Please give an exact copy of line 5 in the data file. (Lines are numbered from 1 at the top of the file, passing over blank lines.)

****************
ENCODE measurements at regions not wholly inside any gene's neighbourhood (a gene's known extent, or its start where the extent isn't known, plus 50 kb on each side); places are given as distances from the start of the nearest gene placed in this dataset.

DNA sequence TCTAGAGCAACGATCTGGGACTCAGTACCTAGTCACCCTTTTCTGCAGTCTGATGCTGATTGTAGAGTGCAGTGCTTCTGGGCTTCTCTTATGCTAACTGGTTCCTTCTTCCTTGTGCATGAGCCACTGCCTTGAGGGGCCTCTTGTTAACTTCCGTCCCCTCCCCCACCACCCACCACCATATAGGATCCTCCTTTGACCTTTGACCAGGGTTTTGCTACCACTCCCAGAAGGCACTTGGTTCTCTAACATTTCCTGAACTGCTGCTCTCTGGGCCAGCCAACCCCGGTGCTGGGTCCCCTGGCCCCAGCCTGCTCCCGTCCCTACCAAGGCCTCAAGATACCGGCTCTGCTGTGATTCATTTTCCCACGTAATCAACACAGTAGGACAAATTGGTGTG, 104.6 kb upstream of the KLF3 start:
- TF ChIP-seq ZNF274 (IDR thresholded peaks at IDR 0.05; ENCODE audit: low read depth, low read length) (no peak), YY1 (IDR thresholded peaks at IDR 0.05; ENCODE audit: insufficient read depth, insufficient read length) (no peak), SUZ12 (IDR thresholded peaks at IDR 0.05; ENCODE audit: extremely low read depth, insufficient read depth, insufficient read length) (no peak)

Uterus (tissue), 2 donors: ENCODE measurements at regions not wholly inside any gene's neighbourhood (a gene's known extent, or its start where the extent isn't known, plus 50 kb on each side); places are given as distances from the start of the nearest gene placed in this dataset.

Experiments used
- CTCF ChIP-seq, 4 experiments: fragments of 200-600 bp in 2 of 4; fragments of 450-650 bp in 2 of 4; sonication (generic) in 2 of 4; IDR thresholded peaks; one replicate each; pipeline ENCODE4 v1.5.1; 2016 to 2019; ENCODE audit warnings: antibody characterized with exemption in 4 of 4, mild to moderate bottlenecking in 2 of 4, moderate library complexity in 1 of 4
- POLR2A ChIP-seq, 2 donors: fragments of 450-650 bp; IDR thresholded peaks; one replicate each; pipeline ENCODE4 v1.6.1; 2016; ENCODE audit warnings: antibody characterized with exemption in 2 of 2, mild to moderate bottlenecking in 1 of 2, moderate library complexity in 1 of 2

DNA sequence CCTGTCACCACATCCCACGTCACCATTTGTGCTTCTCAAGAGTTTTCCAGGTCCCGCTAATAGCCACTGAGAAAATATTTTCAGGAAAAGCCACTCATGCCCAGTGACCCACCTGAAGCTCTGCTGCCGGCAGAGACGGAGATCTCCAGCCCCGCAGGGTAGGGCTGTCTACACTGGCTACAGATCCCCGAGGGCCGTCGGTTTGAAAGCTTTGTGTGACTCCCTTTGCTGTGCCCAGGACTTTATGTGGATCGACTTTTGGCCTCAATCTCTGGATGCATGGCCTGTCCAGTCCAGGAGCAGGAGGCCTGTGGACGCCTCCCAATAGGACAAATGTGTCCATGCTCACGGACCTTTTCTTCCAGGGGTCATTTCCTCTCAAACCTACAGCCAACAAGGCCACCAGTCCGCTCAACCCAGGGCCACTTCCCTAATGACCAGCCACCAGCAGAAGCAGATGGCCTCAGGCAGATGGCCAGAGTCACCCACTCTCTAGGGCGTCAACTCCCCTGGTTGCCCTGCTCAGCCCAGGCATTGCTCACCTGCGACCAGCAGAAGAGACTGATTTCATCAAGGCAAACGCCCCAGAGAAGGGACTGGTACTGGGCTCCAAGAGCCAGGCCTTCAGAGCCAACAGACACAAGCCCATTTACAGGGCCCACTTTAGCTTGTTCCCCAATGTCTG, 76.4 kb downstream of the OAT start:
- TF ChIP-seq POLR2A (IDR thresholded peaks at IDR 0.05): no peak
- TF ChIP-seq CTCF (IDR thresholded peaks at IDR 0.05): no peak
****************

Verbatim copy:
Experiments used